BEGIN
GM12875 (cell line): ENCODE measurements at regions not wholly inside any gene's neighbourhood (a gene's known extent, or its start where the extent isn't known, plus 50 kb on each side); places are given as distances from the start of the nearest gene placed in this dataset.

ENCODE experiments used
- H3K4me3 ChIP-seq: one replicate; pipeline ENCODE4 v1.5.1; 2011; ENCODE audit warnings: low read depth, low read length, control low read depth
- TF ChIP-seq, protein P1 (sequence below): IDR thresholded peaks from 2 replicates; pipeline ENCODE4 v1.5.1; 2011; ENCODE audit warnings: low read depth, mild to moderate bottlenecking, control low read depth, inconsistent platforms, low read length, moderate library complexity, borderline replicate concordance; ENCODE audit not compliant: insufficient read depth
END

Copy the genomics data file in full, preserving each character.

GM12875 (cell line): ENCODE measurements at regions not wholly inside any gene's neighbourhood (a gene's known extent, or its start where the extent isn't known, plus 50 kb on each side); places are given as distances from the start of the nearest gene placed in this dataset.

ENCODE experiments used
- H3K4me3 ChIP-seq: one replicate; pipeline ENCODE4 v1.5.1; 2011; ENCODE audit warnings: low read depth, low read length, control low read depth
- TF ChIP-seq, protein P1 (sequence below): IDR thresholded peaks from 2 replicates; pipeline ENCODE4 v1.5.1; 2011; ENCODE audit warnings: low read depth, mild to moderate bottlenecking, control low read depth, inconsistent platforms, low read length, moderate library complexity, borderline replicate concordance; ENCODE audit not compliant: insufficient read depth